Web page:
ALS Topic 4 -
Common Values - inherited, acquired, bought, made .. or a myth?
Focus questions for Adelaide Lunchtime
Seminar, 19 March 2018
questions below are not supposed to suggest biased answers. You
really can adopt any point of view your can suggest evidence for. Do
be prepared for others suggesting counter-evidence!
1. We often hear
that 'Australians share common values with Americans' (but
implicitly not, say, with Chinese). What are these supposed common
values, and which people are we actually talking about?
2. To obtain
Australian citizenship, immigrants are supposed to demonstrate a
knowledge of and acceptance of Australian values. What is the
official interpretation of these values and how much sense does that
3. What are your
core values? How much are they an ideal rather than a lived reality?
Where will you compromise?
4. In every
country people will tell you a story about 'what we are like' and
'most [e.g. Australians] believe this ...'. Observing the behaviour
of individuals in such a country we often see something very
different from the idealized version. Why do people accept these
idealized cultural myths, who manipulates them, and how might they
change over time? Think of real examples.
religions, and inclusive ideologies like the original idea of
communism, have claimed to offer people a unified set of common
values for living. Such common value sets are usually claimed to
trancend tribal, national and other cultural boundaries. How
effective have these ready made value sets actually been in shaping
behaviour over time? How commonly do they just provide a cover for
6. Groups of
people may be united, long or short term, by a shared language, by a
religion, by social or professional class, by gender, by any kind of
shared interest, by the common pursuit of wealth, by some shared
advantage or disadvantage, by the historical memory of a culture, by
the pursuit of a dream (heaven, the perfect communist society etc),
by common employment or profession, by location, by belonging to a
family, a football team or a country, by coercion or persuasion, by
opposition to a common enemy ... and so on, ad infinitum. They may
also be divided by differences in all of these. In other words, we
live many roles, some of them in severe value conflicts with other
roles. Should we set clear priorities of value hierarchies (how?),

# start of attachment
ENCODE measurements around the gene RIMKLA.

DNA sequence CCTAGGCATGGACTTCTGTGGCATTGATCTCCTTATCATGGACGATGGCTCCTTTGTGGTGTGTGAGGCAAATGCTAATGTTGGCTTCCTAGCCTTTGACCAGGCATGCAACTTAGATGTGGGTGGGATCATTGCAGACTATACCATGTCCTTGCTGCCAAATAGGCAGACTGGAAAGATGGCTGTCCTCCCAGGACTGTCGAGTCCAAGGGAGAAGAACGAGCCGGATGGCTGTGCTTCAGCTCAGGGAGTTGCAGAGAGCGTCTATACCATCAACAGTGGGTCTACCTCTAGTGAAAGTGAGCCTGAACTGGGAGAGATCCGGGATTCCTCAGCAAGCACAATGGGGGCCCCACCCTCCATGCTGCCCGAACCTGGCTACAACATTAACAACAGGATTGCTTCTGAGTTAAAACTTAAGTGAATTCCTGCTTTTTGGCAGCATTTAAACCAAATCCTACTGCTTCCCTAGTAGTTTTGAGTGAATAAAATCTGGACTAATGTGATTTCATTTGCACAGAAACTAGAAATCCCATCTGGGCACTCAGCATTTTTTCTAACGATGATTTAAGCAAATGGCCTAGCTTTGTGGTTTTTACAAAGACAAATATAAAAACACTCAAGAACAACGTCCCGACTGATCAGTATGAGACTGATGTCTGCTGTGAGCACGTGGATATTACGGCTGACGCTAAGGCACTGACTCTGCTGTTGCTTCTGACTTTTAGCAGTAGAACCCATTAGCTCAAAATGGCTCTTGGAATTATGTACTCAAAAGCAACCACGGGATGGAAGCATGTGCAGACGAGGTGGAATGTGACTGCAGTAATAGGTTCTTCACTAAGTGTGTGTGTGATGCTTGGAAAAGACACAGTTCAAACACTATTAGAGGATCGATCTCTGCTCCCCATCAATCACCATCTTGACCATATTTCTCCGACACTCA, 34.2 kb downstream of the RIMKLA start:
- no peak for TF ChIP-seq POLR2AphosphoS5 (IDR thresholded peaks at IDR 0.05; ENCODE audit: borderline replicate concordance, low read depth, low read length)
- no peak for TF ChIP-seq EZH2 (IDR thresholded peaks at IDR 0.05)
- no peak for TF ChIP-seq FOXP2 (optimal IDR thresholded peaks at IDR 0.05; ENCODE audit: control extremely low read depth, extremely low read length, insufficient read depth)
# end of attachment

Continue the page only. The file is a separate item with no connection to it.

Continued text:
or is it best to just muddle through, flip-flopping as each occasion
7. There are all kinds of marriages and
other sorts of personal partnerships. How big a part do you think
that 'shared values' (whatever they are) play in these
relationships? Do relationships actually fall apart because a
couple's personal values diverge as they mature?
8. Nearly half of
the Australian population was
born overseas, or have parents who were
born overseas. A large and increasing number have come from
non-English speaking countries. It is therefore not difficult, for
those who are motivated to sow dissension, to find values and issues
which divide us as a population. Can you think of a viable set of
values which might actually bring us together? How genuine do you
think these uniting factors might be without appealing to shallow
9. Is it desirable for schools to
deliberately teach children 'civic values' and/or 'national values',
or is it better to let such things emerge implicitly? How could such
stuff be taught (if desired) without inciting cinicism as those
children become adults?
10. We are facing
a very real prospect within a generation or two of some human beings
being enhanced by drugs for intelligence, enhanced by implants to
make them into superior cyborg creatures, and/or being genetically
manipulated before birth to make them into superior beings. Of
course, we already have innumerable social divisions based on
intelligence, skin colour, birth status and so on. Will these new
deliberately superior categories require new value sets to influence
their relationships with ordinary people? What form might such value
sets take in reality (as opposed to wishful thinking)?
lost its compass for the world, while Jacinda Ardern shows the way -
Australian values are neither clear nor consistent. If we want to
make a difference in the world, we should follow New Zealandís lead"
- Thom Woodroofe, The Guardian
Sat 3 Mar 2018 @
[ You don't have to agree or disagree with this analysis. It does
set some useful points for debate ]
Review "If youíre so smart, why arenít you rich? Turns out itís just
1. articles at
legacy site: http://thormay.net